Movies provide the opportunity to explore points of continuity and discontinuity with the gospel. For example, identify the Christ-figure in a movie and then ask how is the person like and unlike Jesus. These are the moments in our contemporary culture which provide us with 'Paul at Athens' evangelistic opportunities. And so, secondly, Ruby Sparks opens the way for a discussion on the relationship between creator and creation. The theology of God. The theology of humanity. While Calvin eschews the label 'genius' that people ascribe to him, he lives in a world of fame and glory that gives him a God-like status in the film. And in the early stages of the movie, his creation (Ruby) fills his heart with joy and love.

More specifically, this relationship invites a discussion on the way in which divine sovereignty and human responsibility relate to each other. When things sour in their relationship, Calvin is faced with the moral dilemma ('Is it moral?', his brother asks) of whether to use his sovereignty to fix what he finds wrong in Ruby. He does so - and it backfires badly. This is reminiscent of the desire which many have to see God fix all the suffering in our world. I suspect that if he did so, it might also backfire badly and create bigger problems than it solves. Calvin's abuse of his sovereignty provide the most intense moments in the film - making Ruby snap her fingers, crawl like a dog, strip and sing, and speak French. 'I am not writing about you, I am writing you' (into existence). Caught between controlling her and liberating her, Calvin is anguished and grieved by the decision to be made. He resolves this by offering Ruby a brand of free will. She leaves the house, 'no longer Calvin's creation, she was free'. It seems a long, long way from the hymn-writer: 'make me a captive, Lord - and then I shall be free'.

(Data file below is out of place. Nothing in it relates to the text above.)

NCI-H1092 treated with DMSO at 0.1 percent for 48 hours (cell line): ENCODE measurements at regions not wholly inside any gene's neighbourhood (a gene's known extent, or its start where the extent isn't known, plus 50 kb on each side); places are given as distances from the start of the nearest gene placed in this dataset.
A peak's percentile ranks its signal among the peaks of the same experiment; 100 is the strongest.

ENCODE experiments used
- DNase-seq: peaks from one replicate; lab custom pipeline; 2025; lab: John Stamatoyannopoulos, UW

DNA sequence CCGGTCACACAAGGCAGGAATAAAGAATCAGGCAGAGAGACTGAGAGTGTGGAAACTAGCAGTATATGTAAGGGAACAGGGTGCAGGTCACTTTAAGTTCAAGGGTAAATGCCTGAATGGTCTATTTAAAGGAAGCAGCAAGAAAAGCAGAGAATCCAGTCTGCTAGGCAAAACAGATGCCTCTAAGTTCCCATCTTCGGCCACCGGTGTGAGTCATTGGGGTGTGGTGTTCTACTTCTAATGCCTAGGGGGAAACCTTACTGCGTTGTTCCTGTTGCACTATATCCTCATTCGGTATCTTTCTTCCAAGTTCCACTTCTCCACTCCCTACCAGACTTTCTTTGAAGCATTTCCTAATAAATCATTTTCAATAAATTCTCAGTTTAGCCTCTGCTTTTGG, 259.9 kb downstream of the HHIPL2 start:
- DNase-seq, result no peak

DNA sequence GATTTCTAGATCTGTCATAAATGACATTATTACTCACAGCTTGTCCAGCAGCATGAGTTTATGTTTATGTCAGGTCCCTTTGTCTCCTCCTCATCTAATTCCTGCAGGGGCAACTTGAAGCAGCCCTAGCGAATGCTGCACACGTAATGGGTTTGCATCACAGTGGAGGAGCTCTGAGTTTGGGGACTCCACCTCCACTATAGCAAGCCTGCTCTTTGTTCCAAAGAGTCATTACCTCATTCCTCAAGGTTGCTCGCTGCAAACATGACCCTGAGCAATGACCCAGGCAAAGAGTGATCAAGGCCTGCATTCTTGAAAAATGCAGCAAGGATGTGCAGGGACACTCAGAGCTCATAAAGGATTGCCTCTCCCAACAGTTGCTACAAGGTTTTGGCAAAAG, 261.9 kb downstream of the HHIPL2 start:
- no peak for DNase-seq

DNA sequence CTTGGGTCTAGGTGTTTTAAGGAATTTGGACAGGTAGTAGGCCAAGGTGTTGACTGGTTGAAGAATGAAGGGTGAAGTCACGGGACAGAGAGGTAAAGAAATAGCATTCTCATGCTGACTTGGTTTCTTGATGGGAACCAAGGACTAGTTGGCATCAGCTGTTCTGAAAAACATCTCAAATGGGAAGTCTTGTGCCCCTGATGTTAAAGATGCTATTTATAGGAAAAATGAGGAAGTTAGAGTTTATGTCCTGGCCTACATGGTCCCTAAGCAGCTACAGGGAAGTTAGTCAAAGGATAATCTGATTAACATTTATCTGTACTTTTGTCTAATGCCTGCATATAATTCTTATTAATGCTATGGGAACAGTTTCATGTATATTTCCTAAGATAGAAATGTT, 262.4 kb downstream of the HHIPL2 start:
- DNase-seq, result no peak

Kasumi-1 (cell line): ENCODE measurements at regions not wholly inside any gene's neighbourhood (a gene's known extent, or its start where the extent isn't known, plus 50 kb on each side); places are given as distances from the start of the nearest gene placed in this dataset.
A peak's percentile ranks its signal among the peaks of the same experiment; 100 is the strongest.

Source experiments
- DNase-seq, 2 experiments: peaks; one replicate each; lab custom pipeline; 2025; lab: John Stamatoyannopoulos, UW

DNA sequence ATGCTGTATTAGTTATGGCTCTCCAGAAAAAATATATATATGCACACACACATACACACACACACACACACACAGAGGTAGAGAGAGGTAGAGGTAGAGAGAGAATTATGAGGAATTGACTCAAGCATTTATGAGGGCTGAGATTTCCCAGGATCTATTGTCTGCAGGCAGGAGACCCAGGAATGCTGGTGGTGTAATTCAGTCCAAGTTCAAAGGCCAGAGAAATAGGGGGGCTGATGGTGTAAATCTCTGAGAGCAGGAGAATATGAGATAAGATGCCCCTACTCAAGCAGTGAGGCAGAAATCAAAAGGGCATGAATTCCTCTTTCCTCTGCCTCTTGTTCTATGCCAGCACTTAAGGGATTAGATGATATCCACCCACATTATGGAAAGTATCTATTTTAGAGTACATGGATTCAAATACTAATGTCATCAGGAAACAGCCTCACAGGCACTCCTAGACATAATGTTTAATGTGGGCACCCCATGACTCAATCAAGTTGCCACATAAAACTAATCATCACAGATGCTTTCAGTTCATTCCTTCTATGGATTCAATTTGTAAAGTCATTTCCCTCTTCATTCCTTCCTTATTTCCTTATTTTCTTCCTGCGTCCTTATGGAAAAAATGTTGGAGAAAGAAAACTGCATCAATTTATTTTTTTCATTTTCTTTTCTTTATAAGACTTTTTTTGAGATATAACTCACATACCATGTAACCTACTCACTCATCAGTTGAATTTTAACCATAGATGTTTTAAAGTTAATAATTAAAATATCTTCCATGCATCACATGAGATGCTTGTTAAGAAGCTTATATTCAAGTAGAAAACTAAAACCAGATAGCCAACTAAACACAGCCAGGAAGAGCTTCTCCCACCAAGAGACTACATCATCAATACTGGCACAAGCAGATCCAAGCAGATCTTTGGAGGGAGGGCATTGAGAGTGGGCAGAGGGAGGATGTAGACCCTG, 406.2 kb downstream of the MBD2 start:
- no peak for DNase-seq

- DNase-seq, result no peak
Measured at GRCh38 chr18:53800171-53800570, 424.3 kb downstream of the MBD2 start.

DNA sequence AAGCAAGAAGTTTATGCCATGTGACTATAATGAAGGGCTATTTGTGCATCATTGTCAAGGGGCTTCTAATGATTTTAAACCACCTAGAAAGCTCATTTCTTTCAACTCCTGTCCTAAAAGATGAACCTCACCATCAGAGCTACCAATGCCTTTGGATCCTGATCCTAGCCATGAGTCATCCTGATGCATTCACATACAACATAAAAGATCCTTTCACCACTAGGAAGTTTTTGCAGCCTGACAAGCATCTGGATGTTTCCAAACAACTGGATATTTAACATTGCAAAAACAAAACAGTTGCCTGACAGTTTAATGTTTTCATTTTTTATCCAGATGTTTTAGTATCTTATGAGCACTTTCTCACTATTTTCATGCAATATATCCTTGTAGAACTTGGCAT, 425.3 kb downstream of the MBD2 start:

A third way in which the movie engaged me is the irony of Calvin, the God-figure, being surrounded by people speaking wisdom and/or reassurance into his life. A therapist. A dog. A teddy bear. A brother. A mother, a fan, a former girlfriend, Ruby herself etc.The God-figure becomes very human and requires hefty doses of Spirit-like activity. Ironic. On the opening page of her book, Hear and Be Wise, Alyce McKenzie writes of how our culture craves sages. The 1960s told us to be prophets. The 1970s focused on being therapists. The 1980s spawned church growth consultants. The 1990s celebrated coaches and CEOs. 'I am convinced that this is the era of the sage' (1). She is onto something. Calvin craves wisdom in this film. We must welcome the sage alongside the shepherd, the servant and the steward as integral to our theology of leadership.

One final fascination is the way the plotline echoes the biblical storyline. The plot of the Bible can be most easily expressed as being drawn from the good (Genesis 1 & 2), through the bad and the new, and on to the perfect (Revelation 21 & 22). I reckon there is an involuntary longing inside every human heart to indwell a story like this. And if it isn't this one, it will be a substitute one - like Ruby Sparks.

Wednesday, April 03, 2013

genius born of anguish

It is hard not to like Henri Nouwen, particularly as he expresses himself in words. My favourite books are In the Name of Jesus (which is compulsory reading with anyone I mentor) and The Return of the Prodigal Son with his exquisite exegesis of Rembrandt's painting of the most famous of parables.